By Mark Powell
Changing the Culture Within Hospitals to Make the Biggest Impact
Consider this. A patient comes to the hospital time and time again. She has a substance use disorder and is seeking care for complications related to her SUD. In a cycle, she continues her drug use, her health continues to decline and she continues to come back to the hospital. Eventually, she dies in the ICU, without getting connected to addiction treatment.
That loss made a profound impact on Dr. Honora Englander. She previously worked on a program to provide supportive care and transitional services to those who were uninsured or underinsured. She also discovered there was a blind spot in addressing addiction needs.
Dr. Englander conducted a survey of hospitalized adults with substance use disorders, and found that 58 percent of people with high risk alcohol use and 67 percent of people with high risk drug use wanted to cut back or quit. Her research identified barriers, including long wait times for community treatment, lack of resources for medically complex patients, and low patient trust in providers. She mapped findings from the needs assessment to components of an intervention.
And so the Improving Addiction Care Team (IMPACT) was created in July 2015. Dr. Englander is its director. She’s now board certified in addiction medicine. Through the program, doctors can refer hospitalized patients to receive care from IMPACT. The team consists of a group of doctors, social workers, nurse practitioners, physician’s assistants, and certified recovery mentors who meet every day. They identify and assess patients who’re suffering from addiction-related diseases and health problems and offer assistance with harm reduction and treatment.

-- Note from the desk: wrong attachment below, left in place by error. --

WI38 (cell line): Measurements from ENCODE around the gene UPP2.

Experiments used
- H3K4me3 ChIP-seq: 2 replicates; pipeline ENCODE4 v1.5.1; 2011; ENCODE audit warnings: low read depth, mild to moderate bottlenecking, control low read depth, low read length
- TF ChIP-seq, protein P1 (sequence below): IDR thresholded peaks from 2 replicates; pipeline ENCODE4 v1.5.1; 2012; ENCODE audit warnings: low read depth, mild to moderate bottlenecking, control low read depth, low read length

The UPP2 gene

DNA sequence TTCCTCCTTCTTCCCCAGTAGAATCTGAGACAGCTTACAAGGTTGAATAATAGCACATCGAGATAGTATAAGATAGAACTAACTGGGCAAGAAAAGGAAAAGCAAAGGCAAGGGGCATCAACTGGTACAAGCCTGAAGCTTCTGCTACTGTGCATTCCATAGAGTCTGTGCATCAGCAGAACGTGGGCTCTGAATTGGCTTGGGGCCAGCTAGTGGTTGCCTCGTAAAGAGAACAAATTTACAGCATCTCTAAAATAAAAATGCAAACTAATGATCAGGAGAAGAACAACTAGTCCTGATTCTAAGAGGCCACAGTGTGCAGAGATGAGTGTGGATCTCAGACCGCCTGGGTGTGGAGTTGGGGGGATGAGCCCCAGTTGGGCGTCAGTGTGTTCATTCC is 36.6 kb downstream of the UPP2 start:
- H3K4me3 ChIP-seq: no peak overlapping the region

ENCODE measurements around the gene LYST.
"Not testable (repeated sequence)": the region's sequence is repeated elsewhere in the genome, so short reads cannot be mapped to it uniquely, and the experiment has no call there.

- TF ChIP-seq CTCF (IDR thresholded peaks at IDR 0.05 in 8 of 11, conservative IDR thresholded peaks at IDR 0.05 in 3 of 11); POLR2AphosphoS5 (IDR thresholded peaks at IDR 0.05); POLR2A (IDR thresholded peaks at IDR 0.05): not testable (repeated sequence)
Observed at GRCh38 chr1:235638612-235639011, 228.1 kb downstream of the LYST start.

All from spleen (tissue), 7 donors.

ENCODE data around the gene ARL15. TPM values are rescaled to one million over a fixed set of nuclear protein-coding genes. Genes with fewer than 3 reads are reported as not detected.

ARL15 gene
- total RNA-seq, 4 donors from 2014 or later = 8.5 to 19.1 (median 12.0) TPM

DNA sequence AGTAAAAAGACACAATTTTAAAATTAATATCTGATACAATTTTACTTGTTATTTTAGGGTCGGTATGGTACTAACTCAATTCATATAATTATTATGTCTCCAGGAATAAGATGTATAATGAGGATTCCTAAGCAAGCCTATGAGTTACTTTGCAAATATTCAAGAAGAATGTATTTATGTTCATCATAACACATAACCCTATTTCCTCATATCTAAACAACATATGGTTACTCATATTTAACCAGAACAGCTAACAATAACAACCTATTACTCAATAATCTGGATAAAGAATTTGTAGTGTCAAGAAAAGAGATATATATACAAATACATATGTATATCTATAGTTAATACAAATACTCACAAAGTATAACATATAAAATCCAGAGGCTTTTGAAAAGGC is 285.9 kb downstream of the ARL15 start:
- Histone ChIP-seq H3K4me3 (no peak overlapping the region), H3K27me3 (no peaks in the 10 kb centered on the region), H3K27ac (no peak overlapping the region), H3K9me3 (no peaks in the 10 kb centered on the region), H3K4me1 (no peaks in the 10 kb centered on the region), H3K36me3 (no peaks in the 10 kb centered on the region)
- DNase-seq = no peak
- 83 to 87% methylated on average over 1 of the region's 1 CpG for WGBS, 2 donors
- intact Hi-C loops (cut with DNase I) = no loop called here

“This increases engagement and trust, and helps them to navigate a complex system,” Dr. Englander explains.
An inpatient consult service, with the goal of giving patients a safe place to share their stories, improving patient engagement and trust while expanding inpatient treatment options.
In-reach liaisons, which are, which are partnerships with community providers to create rapid access pathways to treatment and create a smooth transition for those MAT.
Medically-enhanced residential treatment program that integrated IV antibiotics in residential care. This was eventually discontinued.
The program has served more than 1,400 patients in the past four years.
Project IMPACT has led to the creation of other hospital-based services. For instance, there is now a hospital-based Project ECHO. There is also a bridge clinic that will soon open to further address the needs of those with an SUD.
“People don’t come to the hospital looking for substance use treatment,” Dr. Englander explains. “But the fear of death can be a wakeup call. It creates a golden moment of opportunity where we can intervene and help people on a different path.”
MAT, rapid care, and helping patients navigate complex systems the program’s key features.
IMPACT is also changing the culture within the hospital. “Before IMPACT, physicians felt that hospitalization did not address addiction, leading to untreated withdrawal, patients leaving against medical advice, chaotic care, and the staff experiencing moral distress,” Dr. Englander says. “Since IMPACT, physicians now feel the approach to addiction is completely reframed as a treatable chronic disease, improving patient engagement and humanizing care.”
IMPACT was a featured award winner in the 2019 Innovation Now project of the Addiction Policy Forum.
J. Mark Powell is an author, former network journalist, and veteran communications expert.